Heat Presses – How to Choose the Best One! [Expert Review 2019 Updated]

With our beginner’s guide to heat press machines, you’ll be able to start making heat pressed t-shirts like this one in no time! Featured here: Hotronix Fusion IQ Heat Press

Heat Press Buyers Guide also covers Hotronix heat presses (in depth) in the below video demonstration!

Don’t Buy A Heat Press Machine Until You Read This!

Our Heat Press Buyers Guide Covers Different Types, Purposes, Advantages, Pros & Cons of Each Style Heat Transfer Press.

This Buying Guide is perfect for those looking to get into heat transfer printing with a t-shirt press (and for many other products) for the first time or if you’re looking to upgrade your heat transfer press for a larger or more robust heat press with more features and/or abilities.

If you’re new to heat transfer printing or an experienced decorator, you’ve come to the right place!

BestBlanks.com has sold thousands of heat press machines (for nearly 20 years) and we’ve helped thousands of customers with their heat press machine selection, for all types of heat transfer printing applications. Below you’ll find an expert review on exactly how to choose the best heat press machines for your needs.

We are focused on getting you up and running with heat transfer printing, quickly and cost-effectively by providing you the best buyers guide in the industry! And we have plenty of helpful resources to educate you on the ins and outs of choosing the best press and materials for your needs.

In this Buyers Guide, we’ll cover the basics of heat press machines – the different types, features, and things you should consider when deciding which press is right for you.

Let’s get to it!

What is a heat press machine?

A heat press machine (or simply “heat press”) is used to apply a printed transfer, heat transfer vinyl, screen printed transfers, rhinestones and more onto substrates like T-shirts, mouse pads, flags, tote bags, mugs, caps, etc, via the heat transfer process.

To do this, the machine heats up the top platen, which is used to press the graphic/design material and substrate together, to a recommended temperature (the temp will depend on the type of transfer).

The platens then hold the materials together for a set period of time under a set pressure; be sure to always follow the specific instructions for each type of transfer you apply.

For example, sublimation on fabric will require a higher temp and “dwell time” while digital transfers from an inkjet or color laser printer will have a lower temp and a different dwell time.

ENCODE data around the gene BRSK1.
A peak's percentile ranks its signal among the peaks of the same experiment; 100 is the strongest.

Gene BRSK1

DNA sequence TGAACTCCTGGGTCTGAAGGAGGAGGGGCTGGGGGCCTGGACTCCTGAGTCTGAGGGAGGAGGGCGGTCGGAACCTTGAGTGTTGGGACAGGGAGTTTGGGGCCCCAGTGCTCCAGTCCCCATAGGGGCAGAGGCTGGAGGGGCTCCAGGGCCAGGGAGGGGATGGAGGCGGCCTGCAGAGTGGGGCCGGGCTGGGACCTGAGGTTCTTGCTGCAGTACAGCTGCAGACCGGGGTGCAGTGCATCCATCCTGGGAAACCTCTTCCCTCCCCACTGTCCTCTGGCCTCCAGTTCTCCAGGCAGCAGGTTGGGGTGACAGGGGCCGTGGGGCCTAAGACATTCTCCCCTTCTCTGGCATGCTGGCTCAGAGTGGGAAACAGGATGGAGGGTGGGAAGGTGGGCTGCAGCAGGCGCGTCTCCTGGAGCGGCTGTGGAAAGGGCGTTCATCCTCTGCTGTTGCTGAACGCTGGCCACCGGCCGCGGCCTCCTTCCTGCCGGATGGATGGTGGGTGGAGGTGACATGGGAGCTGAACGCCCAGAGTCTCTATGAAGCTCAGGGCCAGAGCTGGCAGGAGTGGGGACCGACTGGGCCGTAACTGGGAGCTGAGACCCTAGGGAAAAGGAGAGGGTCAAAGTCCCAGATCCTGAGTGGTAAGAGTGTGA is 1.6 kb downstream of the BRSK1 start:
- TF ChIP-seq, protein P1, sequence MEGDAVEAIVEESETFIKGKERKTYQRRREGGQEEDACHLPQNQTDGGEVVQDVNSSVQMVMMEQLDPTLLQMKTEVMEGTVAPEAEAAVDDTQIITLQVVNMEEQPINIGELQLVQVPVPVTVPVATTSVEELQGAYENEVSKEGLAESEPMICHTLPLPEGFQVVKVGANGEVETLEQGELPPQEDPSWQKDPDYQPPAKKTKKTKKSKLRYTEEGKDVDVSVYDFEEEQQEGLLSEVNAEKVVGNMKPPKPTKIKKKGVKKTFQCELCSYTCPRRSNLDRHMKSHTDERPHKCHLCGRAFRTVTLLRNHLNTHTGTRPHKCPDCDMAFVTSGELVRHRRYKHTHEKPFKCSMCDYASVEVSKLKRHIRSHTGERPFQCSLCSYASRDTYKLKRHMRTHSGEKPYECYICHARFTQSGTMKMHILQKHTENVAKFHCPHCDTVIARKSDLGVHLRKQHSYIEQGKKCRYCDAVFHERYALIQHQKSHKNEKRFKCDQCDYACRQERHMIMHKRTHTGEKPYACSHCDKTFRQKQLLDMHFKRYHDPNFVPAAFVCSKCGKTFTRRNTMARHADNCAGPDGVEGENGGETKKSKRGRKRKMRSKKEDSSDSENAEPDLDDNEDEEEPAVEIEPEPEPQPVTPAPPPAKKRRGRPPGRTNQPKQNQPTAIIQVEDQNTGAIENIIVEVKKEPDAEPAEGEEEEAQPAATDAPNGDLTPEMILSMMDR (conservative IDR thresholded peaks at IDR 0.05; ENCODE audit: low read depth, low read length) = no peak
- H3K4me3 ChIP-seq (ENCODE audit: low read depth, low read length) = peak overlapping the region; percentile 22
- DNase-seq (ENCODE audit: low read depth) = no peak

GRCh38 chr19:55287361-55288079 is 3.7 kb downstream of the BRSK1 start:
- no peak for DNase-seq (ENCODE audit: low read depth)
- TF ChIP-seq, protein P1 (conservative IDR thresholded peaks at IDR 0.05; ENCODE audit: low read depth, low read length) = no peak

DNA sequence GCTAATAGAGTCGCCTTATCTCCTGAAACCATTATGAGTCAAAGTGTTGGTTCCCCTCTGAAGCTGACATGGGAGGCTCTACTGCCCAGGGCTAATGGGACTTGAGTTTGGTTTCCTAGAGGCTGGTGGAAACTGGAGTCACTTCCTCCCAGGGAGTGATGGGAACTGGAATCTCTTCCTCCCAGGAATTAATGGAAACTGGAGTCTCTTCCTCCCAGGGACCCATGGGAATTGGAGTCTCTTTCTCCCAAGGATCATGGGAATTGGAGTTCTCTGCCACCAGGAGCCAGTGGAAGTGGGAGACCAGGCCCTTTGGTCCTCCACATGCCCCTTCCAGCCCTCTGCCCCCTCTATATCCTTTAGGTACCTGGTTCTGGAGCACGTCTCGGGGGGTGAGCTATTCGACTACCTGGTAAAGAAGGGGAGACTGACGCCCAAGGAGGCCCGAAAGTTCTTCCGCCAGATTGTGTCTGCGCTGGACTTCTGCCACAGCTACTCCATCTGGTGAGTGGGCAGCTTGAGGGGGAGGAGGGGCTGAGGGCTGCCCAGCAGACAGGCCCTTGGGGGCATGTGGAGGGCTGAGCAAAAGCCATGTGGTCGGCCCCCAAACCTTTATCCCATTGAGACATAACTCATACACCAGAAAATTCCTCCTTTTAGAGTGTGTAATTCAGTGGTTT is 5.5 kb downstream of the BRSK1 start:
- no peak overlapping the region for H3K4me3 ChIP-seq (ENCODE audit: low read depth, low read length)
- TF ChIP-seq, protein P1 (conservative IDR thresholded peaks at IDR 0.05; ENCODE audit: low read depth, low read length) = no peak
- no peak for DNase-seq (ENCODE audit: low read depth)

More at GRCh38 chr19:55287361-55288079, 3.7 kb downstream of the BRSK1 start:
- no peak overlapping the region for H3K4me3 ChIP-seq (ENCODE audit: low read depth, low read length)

Today’s presses come with all sorts of options and features. Basic elements include press type (clamshell or swing-away), pressure adjustment (manual pressure knob or digital pressure readout), and manual or digital temperature controls.

Basic presses come with a simple dial thermostat and timer, while more robust presses have digital controls with memory functions for time, temp and pressure (to name just a few).

On top of the basic features options any press will have, some presses offer custom platens that may work better for your specific applications.

Another factor to consider is whether to get an air-automatic or auto-open press to save time and labor.

As you can see, there are lots of decisions to make when choosing your heat press and we aim to answer all these questions in this detailed Buyers Guide!

So what should you look for when buying your first press?

What’s the best heat press for my needs?

When choosing the best press for your business, there are a few key choices you’ll need to make.

What will you use it for?

heat press buyers guide t-shirts and totes

A heat press (the heat transfer process) can be used with a variety of transfer applications including but not limited to:

  • Digital heat transfers (printed from an inkjet or color laser printer)
  • Sublimation transfers
  • Heat transfer vinyl (aka HTV)
  • Screen printed transfers such as plastisol
  • Rhinestones
  • Embroidery designs

And you can heat transfer your designs, graphics, and materials onto a variety of substrates like:

  • T-shirts, Golf Shirts, Etc
  • Hoodies
  • Mouse pads
  • Tote bags
  • Mugs
  • Caps

Flat heat presses (the most common kind) are used to apply transfers to most any flat item, while caps will require a special “cap press” and mugs a “mug press.”

So a flat press will most likely be your best option, but you may need a cap or mug press if those are what you’re looking to make. However, there is a combination press that has available attachments for mugs and caps but this means having to switch the platens for each type of product you plan on producing.

One of the most popular combination presses on the market is the Geo Knight DC16. It comes with a 14”x16” flat platen and you can purchase additional platens for caps, mugs, plates, and paper cubes.

What size press do I need?

This is perhaps one of the most common questions and this buyers guide is happy to answer this!

The size of press you’ll need depends on how large the transfers that you plan on using are; typical transfer sizes are 8.5”x11” and 11”x17” for a full-size transfer.

While there are many press sizes to choose from starting at 9”x12” for a hobby press, the most common sizes are 15”x15” and 16”x20”. The 16”x20” will accommodate almost any transfer you’ll need apply. The 16″x20″ size is an ideal size for applying transfers to shirts since shirts can accept a larger image (transfer size).